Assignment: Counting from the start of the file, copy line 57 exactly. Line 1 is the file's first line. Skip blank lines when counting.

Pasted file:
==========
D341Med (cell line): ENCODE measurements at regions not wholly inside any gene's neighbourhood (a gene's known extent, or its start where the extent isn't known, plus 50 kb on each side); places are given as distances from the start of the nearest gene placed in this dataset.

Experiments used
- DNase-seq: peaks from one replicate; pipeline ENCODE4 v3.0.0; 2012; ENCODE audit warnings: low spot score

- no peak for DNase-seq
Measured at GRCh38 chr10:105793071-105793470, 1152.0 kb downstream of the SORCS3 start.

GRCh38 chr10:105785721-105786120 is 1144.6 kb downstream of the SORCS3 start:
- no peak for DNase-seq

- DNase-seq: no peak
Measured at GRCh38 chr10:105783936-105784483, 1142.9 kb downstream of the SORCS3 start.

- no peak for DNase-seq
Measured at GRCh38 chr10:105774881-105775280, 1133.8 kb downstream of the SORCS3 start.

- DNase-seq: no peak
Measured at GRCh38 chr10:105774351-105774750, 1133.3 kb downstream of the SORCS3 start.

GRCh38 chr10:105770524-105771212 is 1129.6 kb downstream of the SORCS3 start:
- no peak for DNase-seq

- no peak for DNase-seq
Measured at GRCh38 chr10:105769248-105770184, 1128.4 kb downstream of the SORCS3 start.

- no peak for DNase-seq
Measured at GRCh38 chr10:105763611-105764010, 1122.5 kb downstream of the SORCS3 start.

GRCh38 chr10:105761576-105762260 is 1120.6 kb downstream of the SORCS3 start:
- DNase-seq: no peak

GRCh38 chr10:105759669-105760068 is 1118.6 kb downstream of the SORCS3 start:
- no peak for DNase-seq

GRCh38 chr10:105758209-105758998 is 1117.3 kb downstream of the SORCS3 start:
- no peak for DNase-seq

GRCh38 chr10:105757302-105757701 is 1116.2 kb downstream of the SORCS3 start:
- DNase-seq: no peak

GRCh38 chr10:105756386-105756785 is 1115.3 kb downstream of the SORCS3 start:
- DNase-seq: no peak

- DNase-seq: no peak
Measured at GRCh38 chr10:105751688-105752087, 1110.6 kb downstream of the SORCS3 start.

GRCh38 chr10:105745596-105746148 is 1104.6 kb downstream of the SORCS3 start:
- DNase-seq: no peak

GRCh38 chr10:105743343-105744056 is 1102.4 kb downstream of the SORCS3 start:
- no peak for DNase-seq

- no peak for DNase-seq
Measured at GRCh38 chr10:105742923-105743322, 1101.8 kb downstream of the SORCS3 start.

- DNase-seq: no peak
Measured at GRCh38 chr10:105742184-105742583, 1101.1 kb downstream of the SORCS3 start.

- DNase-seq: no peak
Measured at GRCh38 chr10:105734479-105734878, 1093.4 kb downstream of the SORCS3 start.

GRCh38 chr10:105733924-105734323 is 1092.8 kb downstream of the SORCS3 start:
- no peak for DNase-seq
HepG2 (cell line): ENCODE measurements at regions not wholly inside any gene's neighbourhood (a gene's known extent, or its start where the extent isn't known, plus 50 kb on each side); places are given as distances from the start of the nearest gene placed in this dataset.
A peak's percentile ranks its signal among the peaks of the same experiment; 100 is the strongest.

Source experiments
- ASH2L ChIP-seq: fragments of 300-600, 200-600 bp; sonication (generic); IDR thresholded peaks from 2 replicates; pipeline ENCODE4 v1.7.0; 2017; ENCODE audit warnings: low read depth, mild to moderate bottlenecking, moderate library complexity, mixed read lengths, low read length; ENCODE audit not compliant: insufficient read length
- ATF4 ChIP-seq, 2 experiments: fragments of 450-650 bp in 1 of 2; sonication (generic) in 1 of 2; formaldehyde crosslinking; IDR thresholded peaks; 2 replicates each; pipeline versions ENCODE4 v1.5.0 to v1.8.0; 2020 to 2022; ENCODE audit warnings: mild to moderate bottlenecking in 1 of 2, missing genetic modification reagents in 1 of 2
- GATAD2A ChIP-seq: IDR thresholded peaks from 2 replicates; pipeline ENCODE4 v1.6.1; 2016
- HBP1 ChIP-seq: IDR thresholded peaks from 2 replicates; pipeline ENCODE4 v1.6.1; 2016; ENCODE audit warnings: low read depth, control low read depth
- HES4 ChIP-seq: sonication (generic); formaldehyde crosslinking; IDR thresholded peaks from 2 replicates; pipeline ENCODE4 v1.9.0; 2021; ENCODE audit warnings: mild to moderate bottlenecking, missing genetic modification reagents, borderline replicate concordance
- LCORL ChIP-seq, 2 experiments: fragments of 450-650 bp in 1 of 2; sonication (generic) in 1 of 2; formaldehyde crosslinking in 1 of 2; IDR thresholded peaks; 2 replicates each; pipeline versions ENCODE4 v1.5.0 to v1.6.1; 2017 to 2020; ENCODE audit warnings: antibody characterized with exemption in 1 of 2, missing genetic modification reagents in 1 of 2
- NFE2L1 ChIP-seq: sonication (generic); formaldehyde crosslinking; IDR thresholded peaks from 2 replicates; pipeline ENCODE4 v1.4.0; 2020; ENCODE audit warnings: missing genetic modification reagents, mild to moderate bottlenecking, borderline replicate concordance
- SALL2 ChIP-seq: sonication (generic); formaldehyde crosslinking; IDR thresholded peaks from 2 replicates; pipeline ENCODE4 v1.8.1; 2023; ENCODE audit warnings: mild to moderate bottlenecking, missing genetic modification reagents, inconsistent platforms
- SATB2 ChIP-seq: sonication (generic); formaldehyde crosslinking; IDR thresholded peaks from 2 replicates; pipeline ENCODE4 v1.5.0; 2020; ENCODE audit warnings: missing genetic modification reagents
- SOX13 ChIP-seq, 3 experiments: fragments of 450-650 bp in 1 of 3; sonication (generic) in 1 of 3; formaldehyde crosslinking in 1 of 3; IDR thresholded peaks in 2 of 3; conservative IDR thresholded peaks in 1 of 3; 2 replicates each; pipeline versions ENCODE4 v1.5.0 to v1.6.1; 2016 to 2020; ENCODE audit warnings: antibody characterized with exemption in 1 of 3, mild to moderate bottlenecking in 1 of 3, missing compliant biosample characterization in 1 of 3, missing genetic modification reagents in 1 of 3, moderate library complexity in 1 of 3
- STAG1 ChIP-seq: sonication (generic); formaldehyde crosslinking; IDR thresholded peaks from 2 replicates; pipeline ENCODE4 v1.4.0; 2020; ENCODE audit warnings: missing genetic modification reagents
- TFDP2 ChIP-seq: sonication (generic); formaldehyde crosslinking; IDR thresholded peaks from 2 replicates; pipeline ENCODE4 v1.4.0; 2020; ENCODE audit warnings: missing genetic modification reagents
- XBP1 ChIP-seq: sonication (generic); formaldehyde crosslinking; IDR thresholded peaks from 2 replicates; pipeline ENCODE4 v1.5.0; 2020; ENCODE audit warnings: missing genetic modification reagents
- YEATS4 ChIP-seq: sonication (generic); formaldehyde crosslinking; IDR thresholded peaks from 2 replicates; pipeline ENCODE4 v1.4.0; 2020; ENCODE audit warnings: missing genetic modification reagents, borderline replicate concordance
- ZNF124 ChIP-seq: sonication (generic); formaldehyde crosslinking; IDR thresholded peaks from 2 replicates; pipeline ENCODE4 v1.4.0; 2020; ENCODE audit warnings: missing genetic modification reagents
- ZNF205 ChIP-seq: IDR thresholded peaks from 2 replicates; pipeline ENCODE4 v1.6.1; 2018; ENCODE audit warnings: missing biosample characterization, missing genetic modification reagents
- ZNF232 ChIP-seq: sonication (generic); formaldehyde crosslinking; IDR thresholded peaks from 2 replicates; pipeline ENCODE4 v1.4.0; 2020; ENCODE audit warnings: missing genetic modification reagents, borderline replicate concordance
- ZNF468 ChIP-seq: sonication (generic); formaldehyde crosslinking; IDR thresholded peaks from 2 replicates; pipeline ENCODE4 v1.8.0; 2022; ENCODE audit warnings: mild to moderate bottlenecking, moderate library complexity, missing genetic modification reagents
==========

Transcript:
- STAG1 ChIP-seq: sonication (generic); formaldehyde crosslinking; IDR thresholded peaks from 2 replicates; pipeline ENCODE4 v1.4.0; 2020; ENCODE audit warnings: missing genetic modification reagents